REVIEW OF RELATED LITERATURE AND STUDIES
In its broadest sense, impeachment is the process by which public officials may be removed from office on the basis of their conduct. Strictly speaking, it is the decision by a legislature to accuse an official of one or more offenses that warrant removal according to constitutional standards. A vote to impeach then triggers a trial based on those charges. The most famous impeachment proceedings have involved presidents, but every state has its own procedures. Most follow the federal model in general, but vary widely in their specifics.
At the federal level, impeachment starts in the House of Representatives, where members may initiate resolutions to impeach a sitting president. The House Judiciary Committee decides if a resolution merits a formal impeachment inquiry. A simple majority vote in the full House can launch a formal inquiry. The House Judiciary Committee conducts an investigation to determine if allegations against a president warrant charges, or articles of impeachment.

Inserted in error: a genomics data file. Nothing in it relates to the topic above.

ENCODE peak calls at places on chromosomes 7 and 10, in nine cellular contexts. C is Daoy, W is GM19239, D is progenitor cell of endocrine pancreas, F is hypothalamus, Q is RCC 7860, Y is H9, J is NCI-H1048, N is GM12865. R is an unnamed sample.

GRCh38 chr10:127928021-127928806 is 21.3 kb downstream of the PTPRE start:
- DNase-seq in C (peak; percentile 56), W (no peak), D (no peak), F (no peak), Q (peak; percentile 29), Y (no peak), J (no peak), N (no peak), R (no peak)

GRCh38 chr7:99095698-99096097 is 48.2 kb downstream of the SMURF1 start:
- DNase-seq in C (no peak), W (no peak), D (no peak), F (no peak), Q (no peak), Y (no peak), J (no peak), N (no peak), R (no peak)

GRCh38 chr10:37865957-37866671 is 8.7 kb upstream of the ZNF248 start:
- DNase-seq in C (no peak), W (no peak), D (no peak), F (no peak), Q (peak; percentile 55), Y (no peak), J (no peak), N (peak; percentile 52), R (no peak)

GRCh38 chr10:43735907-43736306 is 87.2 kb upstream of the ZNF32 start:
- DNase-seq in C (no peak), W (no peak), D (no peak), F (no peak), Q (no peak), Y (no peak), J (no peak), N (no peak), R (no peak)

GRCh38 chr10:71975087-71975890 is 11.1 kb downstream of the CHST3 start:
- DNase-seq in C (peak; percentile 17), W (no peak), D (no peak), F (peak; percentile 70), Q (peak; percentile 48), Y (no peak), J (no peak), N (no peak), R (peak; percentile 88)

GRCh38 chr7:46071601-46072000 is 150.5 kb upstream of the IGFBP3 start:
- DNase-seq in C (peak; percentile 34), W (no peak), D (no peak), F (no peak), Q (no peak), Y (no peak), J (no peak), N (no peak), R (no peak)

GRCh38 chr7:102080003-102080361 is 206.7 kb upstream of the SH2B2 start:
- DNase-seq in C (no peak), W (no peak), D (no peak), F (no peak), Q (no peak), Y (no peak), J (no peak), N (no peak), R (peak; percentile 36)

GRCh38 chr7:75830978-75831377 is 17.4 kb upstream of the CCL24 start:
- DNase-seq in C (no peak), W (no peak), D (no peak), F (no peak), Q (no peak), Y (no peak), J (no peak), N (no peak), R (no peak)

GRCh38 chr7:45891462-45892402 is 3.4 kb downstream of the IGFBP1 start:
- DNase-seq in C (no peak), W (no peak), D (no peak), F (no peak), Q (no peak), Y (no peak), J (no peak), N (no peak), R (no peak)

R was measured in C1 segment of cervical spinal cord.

If a simple majority of the full House votes to charge a president with at least one article of impeachment, that indictment will move to the Senate for trial. At that point, the president has been "impeached" by the House. House members act as or appoint congressional prosecutors. The chief justice of the Supreme Court presides over the trial in the Senate chamber. A two-thirds vote is required to convict and remove from office.
The U.S. Constitution states that, "The President, Vice President and all civil Officers of the United States, shall be removed from Office on Impeachment for, and Conviction of, Treason, Bribery, or other high Crimes and Misdemeanours." (Article II, Section ).
The House of Representatives has impeached two Presidents: Andrew Johnson and Bill Clinton. Johnson was charged in 1868 with eight articles of impeachment, but was acquitted by a single vote in the Senate trial...